The U.S. media has spilled a lot of ink on water-related topics in the past few months, and for good reason–the Gulf disaster has served as a harsh reminder of the importance of the ocean in our daily lives. But the ocean is about to become a lot more important to Gulf Coast residents.
A team of engineers from Embry-Riddle Aeronautical University want to capture the immense energy of the Gulf Stream with help from a series of turbines that could potentially provide 21,000 times more energy than Niagara Falls, or a third of Florida’s total electricity needs. It won’t be easy to set up the turbines, which will autonomously travel through ocean currents like schools of fish (either tethered to the sea floor or hitched to a moveable platform). Researchers involved in the project hope that sensors attached to the turbines will allow them to communicate with each other, according to the BBC. If all goes well, a prototype turbine “swarm” will be ready in 18 months.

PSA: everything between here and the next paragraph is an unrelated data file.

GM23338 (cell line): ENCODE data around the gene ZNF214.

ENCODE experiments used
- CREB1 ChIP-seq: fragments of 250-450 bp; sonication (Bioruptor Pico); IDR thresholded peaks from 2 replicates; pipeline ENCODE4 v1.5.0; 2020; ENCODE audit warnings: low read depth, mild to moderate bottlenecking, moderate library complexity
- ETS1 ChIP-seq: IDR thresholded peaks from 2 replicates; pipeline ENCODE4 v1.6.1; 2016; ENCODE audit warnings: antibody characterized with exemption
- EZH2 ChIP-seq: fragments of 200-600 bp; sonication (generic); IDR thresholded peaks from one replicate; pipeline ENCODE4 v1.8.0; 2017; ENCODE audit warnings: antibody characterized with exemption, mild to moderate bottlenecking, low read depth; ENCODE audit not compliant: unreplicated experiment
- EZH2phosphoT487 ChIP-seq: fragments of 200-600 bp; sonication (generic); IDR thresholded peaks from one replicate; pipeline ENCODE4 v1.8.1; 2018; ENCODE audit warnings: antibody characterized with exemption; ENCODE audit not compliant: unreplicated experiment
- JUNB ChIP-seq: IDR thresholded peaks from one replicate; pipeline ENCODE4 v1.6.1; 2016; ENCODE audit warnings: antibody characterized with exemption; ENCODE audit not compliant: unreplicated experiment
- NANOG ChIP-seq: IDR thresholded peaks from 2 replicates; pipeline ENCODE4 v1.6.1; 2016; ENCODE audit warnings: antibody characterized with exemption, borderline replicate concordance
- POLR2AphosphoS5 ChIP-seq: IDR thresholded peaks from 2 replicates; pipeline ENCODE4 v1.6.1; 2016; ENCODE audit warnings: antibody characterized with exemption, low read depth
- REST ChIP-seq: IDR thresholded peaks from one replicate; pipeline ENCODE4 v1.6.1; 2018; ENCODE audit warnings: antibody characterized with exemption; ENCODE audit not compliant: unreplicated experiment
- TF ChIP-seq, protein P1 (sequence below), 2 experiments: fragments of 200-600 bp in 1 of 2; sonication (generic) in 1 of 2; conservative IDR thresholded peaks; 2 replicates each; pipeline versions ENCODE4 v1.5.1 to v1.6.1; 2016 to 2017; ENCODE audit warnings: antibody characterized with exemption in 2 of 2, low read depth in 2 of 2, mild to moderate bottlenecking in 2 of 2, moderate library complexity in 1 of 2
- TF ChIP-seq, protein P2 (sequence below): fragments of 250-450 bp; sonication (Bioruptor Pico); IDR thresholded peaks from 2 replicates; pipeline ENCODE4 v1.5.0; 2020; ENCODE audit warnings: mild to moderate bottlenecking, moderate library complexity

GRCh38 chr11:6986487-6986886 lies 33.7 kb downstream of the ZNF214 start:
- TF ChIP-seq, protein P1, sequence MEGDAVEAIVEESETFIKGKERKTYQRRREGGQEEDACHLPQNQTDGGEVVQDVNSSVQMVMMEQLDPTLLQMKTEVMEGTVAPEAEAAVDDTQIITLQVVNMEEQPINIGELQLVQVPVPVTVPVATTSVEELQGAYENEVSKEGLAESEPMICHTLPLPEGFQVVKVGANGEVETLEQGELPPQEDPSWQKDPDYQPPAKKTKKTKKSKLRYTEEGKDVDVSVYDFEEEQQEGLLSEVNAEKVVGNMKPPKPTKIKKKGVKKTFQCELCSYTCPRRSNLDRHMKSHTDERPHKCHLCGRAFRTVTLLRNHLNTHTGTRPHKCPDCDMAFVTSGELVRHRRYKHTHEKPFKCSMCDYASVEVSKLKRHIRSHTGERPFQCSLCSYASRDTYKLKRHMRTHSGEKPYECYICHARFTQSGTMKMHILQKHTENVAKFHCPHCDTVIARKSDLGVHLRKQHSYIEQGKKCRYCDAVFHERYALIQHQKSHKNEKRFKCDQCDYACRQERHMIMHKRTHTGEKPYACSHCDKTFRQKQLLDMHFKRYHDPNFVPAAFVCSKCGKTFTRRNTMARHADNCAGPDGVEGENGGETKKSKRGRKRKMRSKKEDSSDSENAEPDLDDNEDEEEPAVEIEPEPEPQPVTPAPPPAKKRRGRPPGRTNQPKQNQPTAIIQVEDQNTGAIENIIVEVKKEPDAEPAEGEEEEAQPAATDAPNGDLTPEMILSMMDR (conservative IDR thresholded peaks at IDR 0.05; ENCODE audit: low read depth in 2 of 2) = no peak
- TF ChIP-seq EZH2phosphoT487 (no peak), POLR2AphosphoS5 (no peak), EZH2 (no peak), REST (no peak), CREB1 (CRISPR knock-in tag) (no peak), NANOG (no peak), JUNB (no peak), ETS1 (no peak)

The Gulf Stream turbine swarm isn’t the only tidal turbine project to pop up recently. Earlier this month, Burntisland Fabrications announced a $6.25 million contract to build a tidal energy turbine off Scotland’s west coast. The 10 1 MW turbines, set to be installed in the Sound of Islay by 2013, will provide power to both islanders and the eight whiskey distilleries and malteries located on the island.
Scotland will get another turbine boost in the coming weeks with the test of the AK-1000, a 130-ton behemoth that is purportedly the world’s largest tidal turbine. The $7.5 million turbine, which took a decade to construct, will initially generate1 MW of power, or enough electricity to juice up 1,000 homes. By 2020, the turbine is expected to produce 700 MW.